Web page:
Government debt hit as traders weigh prospect of further Russia sanctions

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US and eurozone government debt sold off on Tuesday as traders weighed the prospect of stronger sanctions against Russia and comments from a top policymaker at the Federal Reserve that signalled that the central bank would move more aggressively to curb inflation.

The yield on the 10-year US Treasury note, which moves inversely to its price and is a benchmark for borrowing costs worldwide, climbed 0.16 percentage points to 2.56 per cent, its highest since May 2019. The yield on the policy-sensitive two-year note jumped 0.09 percentage points to 2.52 per cent.

The sell-off in the US was exacerbated by comments from Lael Brainard, Federal Reserve governor, who on Tuesday said she expected the central bank to begin a “rapid” reduction of its balance sheet to tighten policy.

Germany’s 10-year Bund added 0.09 percentage points to 0.61 per cent, and Italy’s equivalent bond yield rose 0.19 percentage points to 2.27 per cent. The UK’s 10-year gilt yield added 0.11 percentage points to 1.66 per cent.

Brussels said it was ready to launch a fifth package of sanctions on Russia that would include a ban on coal imports from the country. Restrictions on oil imports are being considered, although not expected to be included in this week’s package.

On Monday, the US and France had called for a significant escalation of punitive measures against Russia, following reports of atrocities by its forces in Ukraine. Joe Biden, US president, said he would “continue to add more sanctions” on Russia and proposed a trial to assess for possible war crimes.

Coal futures for April were up more than 12 per cent by late afternoon in London on Tuesday at $295 a tonne. Oil prices dipped, with Brent crude, the international benchmark, 0.1 per cent lower at $107.38 a barrel.

Altaf Kassam, Emea head of investment strategy and research at State Street Global Advisors, attributed the sell-off in government debt on Tuesday to a combination of the Fed’s increasing hawkishness, elevated inflation and the growing likelihood of a drawn-out war in Ukraine.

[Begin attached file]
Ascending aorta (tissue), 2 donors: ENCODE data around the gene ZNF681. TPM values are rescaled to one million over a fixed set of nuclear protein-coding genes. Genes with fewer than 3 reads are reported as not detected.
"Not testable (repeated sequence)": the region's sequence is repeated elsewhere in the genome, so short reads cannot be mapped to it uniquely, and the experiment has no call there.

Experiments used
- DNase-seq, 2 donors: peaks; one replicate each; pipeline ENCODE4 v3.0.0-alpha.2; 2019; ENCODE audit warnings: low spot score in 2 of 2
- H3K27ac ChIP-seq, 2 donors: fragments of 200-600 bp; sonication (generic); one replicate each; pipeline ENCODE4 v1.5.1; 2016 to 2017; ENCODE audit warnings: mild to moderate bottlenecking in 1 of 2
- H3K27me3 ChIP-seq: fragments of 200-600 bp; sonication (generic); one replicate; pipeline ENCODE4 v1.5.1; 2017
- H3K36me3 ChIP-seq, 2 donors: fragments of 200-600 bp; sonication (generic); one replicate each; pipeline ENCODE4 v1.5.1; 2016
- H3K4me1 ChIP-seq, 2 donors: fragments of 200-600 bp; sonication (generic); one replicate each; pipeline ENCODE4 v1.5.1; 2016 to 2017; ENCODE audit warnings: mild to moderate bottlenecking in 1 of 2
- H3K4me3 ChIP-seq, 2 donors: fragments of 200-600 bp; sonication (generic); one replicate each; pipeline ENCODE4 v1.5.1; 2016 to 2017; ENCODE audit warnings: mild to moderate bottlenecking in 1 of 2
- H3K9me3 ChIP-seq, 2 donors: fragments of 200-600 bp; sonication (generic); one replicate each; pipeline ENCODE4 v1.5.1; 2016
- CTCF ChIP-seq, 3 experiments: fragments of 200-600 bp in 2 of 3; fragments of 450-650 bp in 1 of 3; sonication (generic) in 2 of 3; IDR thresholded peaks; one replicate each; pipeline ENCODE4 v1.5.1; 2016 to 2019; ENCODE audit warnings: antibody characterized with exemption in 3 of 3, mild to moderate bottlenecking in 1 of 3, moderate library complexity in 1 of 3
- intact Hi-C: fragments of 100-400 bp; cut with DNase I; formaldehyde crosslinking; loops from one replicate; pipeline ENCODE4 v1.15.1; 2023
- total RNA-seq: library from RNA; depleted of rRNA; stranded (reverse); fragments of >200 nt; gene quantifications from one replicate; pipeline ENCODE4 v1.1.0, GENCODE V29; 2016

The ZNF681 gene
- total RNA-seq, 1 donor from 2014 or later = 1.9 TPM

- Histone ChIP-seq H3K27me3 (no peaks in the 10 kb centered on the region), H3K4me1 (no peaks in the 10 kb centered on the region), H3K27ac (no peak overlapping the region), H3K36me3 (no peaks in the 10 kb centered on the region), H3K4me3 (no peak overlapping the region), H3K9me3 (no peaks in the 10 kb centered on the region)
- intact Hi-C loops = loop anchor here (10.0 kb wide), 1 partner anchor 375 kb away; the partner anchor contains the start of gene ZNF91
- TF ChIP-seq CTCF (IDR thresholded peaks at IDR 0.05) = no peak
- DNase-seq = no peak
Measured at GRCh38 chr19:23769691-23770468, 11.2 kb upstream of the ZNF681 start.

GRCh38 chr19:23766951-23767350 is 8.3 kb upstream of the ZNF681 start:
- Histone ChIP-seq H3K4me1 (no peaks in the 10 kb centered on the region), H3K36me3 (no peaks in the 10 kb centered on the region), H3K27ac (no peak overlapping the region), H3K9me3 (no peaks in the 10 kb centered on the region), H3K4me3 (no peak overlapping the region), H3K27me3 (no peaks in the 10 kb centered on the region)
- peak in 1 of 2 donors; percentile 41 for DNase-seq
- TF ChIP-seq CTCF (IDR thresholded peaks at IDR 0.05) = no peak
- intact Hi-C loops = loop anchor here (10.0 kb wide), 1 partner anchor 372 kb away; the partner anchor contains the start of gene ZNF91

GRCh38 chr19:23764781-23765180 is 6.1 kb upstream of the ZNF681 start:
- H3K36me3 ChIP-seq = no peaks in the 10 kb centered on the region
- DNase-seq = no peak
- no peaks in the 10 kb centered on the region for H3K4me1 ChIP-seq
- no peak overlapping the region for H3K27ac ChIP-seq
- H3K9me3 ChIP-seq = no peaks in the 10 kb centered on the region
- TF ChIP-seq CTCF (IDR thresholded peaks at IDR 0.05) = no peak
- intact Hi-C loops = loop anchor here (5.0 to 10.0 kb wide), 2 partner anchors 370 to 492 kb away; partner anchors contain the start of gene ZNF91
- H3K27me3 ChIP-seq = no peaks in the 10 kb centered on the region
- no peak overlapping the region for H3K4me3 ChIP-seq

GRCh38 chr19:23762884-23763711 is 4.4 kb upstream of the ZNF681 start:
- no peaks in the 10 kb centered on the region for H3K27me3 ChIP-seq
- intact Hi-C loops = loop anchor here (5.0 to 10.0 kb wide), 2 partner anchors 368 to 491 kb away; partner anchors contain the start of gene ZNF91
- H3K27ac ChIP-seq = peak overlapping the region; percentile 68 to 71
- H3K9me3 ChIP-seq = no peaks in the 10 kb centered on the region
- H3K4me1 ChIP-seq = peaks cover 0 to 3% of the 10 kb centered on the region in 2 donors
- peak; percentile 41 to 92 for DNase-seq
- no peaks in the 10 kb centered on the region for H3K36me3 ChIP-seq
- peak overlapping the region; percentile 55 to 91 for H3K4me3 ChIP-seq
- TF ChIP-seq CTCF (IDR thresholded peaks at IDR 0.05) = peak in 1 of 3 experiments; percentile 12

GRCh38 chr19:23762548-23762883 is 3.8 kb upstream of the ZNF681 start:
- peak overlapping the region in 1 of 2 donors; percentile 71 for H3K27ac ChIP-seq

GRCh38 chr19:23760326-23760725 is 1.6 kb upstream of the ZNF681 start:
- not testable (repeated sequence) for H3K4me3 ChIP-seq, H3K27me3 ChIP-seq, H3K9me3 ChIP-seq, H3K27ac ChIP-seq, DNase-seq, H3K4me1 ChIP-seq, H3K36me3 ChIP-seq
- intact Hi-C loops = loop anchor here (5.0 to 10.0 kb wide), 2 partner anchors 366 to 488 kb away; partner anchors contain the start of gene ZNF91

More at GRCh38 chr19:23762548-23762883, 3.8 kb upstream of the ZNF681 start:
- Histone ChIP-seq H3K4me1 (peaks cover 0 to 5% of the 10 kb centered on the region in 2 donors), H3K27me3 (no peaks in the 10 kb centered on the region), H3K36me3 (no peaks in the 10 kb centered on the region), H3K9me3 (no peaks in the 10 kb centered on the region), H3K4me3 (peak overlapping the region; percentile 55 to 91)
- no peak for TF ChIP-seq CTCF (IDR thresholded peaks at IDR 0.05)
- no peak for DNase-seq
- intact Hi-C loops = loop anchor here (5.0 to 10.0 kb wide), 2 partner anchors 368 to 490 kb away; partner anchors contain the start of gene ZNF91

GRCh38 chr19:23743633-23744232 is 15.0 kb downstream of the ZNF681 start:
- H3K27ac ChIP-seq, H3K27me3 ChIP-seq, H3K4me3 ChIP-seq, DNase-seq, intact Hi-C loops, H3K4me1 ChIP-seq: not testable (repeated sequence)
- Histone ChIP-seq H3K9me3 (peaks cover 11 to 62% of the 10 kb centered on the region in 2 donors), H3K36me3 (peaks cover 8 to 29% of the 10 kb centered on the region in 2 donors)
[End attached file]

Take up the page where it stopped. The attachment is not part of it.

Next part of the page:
Marine Le Pen’s emergence as a serious contender against Emmanuel Macron in France’s presidential elections had also unsettled investors, he said. “There’s a feeling that the race there is much tighter now . . . French political risk is coming to the fore.”

“None of these factors are good for equity markets,” Kassam added, “but they’re worse for bonds.”

Supply-chain disruptions sparked by Russia’s invasion of Ukraine have added to concerns about persistently high levels of global inflation.

Data released on Tuesday showed that rising prices for energy and food pushed inflation to a 30-year high in February across the OECD group of rich countries. The annual rate of consumer prices across the 38 member countries advanced 7.7 per cent, up from 1.7 per cent a year before.

In equity markets, the US’s benchmark S&P 500 fell 0.7 per cent, while the technology-heavy Nasdaq Composite dropped 2 per cent, more than reversing gains in the previous session. Europe’s Stoxx 600 index closed 0.2 per cent higher, while Germany’s Dax slid 0.6 per cent.

Tancredi Cordero, founder of Kuros Associates, said the German economy “in particular will see its average input costs, when it comes to energy and commodities, rising considerably, which will dent operating margins of most domestic companies”.

“I don’t think there will be a recession [in Germany], it’s too strong an economy,” he added. “But in the short term, Germany will be reduced in terms of exposure by institutional investors.”

Elsewhere, Japan’s Nikkei 225 stock index closed 0.2 per cent higher. Markets in China and Hong Kong were closed on Tuesday for a public holiday.

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